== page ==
both the means and the resultant effect.
This is pure affirmation of Divine Oneness. How can it ‘smack of shirk.’
See answer(s) mentioned below.
Tawassul Through the Awliya
Answered by Shaykh Faraz Rabbani
Question: I have read the evidences provided by yourselves for tawassul via the Prophet (sallaallahu alayhi wassalam). I have not, however, seen any evidence for intercession via saints …is there any such evidence and if not, then how can we say that this is permissible?
Tawassul through the awliya, and righteous believers is permitted according the four schools of Sunni Islam, for the same reason that tawassul through the Prophet (Allah bless him & give him peace) is permitted.
The Prophet (Allah bless him & give him peace) promised that there will always be a group in his community manifest on the truth until the last day. He also instructed us to be with the main group of the believers, and to stick to the group. He also told us that the scholars are the inheritors of the Prophets. As such, what we know from the Quran and Sunna is the the people of the truth are not a theoretical construct but a living reality: it is the scholars of the mainstream, majority understanding of Islam. From the earliest generations, this has been the way of the four sunni madhhabs in fiqh.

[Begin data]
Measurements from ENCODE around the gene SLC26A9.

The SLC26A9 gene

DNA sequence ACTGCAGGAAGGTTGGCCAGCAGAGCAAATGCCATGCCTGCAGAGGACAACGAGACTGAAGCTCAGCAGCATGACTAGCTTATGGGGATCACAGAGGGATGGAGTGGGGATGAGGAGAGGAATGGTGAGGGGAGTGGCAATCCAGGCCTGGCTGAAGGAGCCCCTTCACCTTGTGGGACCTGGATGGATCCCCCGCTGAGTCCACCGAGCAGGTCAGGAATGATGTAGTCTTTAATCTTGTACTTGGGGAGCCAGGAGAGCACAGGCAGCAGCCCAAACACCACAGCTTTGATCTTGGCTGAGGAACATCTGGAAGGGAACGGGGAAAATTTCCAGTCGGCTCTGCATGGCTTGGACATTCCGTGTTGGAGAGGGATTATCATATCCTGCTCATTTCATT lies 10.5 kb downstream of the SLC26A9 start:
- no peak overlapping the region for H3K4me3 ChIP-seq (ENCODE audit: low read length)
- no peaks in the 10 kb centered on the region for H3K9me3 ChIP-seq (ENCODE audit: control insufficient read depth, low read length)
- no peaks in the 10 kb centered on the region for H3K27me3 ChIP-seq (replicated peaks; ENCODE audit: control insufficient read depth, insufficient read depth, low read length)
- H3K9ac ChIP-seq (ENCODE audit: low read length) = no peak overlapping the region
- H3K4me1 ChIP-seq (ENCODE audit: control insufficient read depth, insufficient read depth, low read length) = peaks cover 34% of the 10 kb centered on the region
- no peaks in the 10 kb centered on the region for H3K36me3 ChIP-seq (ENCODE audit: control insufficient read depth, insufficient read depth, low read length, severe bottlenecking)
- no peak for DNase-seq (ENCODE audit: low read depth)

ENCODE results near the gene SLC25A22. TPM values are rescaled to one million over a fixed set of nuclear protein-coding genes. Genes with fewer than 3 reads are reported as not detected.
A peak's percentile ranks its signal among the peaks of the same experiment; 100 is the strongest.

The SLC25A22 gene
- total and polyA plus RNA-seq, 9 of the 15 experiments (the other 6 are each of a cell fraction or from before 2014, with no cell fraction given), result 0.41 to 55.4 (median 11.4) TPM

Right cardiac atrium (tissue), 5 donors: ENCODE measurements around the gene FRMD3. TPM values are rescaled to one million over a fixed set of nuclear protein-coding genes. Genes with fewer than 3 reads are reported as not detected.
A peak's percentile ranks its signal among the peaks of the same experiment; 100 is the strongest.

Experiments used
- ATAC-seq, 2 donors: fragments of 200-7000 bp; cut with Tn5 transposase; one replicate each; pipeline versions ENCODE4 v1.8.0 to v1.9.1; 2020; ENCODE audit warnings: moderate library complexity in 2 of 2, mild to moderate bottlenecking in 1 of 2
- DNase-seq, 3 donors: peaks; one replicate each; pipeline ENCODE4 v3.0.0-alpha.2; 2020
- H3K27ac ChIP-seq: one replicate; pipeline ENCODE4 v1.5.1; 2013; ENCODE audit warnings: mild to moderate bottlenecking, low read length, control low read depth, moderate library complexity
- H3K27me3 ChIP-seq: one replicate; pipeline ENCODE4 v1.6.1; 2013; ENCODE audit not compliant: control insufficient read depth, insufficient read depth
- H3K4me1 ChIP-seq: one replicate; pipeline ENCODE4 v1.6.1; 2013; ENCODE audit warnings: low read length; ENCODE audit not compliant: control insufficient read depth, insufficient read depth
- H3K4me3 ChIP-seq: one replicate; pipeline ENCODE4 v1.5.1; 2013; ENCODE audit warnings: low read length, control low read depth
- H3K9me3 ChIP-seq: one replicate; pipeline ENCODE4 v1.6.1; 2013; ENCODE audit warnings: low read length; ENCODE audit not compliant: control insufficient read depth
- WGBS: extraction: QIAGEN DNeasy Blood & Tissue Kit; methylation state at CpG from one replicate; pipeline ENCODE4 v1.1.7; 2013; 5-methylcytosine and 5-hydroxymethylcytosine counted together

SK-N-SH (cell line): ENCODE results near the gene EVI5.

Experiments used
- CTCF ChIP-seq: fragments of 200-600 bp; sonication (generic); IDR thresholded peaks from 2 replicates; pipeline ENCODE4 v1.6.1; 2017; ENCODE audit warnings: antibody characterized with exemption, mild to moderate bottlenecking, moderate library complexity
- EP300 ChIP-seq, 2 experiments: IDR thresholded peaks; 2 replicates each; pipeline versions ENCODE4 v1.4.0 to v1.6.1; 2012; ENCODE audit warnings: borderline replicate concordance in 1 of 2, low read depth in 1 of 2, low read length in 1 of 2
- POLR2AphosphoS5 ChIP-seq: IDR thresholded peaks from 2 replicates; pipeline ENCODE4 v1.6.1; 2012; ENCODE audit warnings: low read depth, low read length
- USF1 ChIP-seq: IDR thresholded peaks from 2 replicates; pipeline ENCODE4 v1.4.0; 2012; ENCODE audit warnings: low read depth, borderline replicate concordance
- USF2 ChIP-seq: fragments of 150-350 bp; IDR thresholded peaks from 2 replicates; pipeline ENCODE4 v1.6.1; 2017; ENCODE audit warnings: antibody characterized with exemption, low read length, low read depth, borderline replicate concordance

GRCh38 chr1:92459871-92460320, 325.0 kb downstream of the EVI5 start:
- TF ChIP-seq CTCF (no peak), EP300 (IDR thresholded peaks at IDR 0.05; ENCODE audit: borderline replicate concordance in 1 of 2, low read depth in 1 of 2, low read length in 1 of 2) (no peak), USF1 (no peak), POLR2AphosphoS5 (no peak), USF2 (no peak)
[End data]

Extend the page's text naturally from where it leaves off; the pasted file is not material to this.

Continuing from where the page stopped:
Imam Muhammad Zahid al-Kawthari (Allah be pleased with him) said,
Those who deny it have the Book of Allah, the Sunna, the continued practice of the Ummah, and reason against them as proof